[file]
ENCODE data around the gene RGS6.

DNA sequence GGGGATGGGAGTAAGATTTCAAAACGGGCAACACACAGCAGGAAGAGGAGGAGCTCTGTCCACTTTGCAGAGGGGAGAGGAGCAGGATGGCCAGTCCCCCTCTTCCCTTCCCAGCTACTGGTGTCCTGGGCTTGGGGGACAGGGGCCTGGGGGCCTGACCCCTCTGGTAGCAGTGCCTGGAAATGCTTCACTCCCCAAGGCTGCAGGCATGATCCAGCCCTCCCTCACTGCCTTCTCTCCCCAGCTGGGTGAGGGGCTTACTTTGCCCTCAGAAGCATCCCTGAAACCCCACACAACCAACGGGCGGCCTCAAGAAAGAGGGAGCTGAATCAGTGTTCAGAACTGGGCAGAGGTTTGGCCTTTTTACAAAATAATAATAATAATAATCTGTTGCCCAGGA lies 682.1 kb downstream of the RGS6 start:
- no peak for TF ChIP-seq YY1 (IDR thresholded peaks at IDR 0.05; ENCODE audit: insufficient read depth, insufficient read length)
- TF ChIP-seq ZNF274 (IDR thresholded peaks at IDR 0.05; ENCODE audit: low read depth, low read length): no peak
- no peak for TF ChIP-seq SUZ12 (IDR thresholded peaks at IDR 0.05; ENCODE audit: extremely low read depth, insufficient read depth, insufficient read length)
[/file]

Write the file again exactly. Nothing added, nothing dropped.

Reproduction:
ENCODE data around the gene RGS6.

DNA sequence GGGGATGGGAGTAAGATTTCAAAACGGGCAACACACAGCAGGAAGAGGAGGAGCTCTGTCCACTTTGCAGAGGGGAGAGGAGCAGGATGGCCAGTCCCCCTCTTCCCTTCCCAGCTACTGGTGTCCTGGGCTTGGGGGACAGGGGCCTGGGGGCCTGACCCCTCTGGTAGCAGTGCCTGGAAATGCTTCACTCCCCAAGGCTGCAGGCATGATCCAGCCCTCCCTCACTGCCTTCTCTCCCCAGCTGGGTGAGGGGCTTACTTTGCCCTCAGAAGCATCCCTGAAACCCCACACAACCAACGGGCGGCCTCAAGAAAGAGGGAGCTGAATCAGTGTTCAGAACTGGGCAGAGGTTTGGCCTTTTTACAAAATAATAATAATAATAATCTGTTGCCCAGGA lies 682.1 kb downstream of the RGS6 start:
- no peak for TF ChIP-seq YY1 (IDR thresholded peaks at IDR 0.05; ENCODE audit: insufficient read depth, insufficient read length)
- TF ChIP-seq ZNF274 (IDR thresholded peaks at IDR 0.05; ENCODE audit: low read depth, low read length): no peak
- no peak for TF ChIP-seq SUZ12 (IDR thresholded peaks at IDR 0.05; ENCODE audit: extremely low read depth, insufficient read depth, insufficient read length)